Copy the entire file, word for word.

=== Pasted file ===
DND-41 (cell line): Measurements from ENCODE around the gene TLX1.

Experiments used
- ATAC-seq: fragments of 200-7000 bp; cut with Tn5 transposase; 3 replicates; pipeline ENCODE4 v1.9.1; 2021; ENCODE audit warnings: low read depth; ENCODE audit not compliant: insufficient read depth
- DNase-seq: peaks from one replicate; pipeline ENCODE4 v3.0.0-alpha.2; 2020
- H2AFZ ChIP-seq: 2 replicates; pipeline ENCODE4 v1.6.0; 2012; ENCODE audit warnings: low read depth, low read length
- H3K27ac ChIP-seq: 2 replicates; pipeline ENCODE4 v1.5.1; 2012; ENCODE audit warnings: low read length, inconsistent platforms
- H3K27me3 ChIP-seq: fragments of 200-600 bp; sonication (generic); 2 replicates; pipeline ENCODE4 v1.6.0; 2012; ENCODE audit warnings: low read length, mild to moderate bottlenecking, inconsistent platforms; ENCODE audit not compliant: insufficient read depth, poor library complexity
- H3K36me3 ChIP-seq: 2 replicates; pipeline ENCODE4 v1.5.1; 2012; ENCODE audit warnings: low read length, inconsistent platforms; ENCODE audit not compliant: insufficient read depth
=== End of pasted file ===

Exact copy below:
DND-41 (cell line): Measurements from ENCODE around the gene TLX1.

Experiments used
- ATAC-seq: fragments of 200-7000 bp; cut with Tn5 transposase; 3 replicates; pipeline ENCODE4 v1.9.1; 2021; ENCODE audit warnings: low read depth; ENCODE audit not compliant: insufficient read depth
- DNase-seq: peaks from one replicate; pipeline ENCODE4 v3.0.0-alpha.2; 2020
- H2AFZ ChIP-seq: 2 replicates; pipeline ENCODE4 v1.6.0; 2012; ENCODE audit warnings: low read depth, low read length
- H3K27ac ChIP-seq: 2 replicates; pipeline ENCODE4 v1.5.1; 2012; ENCODE audit warnings: low read length, inconsistent platforms
- H3K27me3 ChIP-seq: fragments of 200-600 bp; sonication (generic); 2 replicates; pipeline ENCODE4 v1.6.0; 2012; ENCODE audit warnings: low read length, mild to moderate bottlenecking, inconsistent platforms; ENCODE audit not compliant: insufficient read depth, poor library complexity
- H3K36me3 ChIP-seq: 2 replicates; pipeline ENCODE4 v1.5.1; 2012; ENCODE audit warnings: low read length, inconsistent platforms; ENCODE audit not compliant: insufficient read depth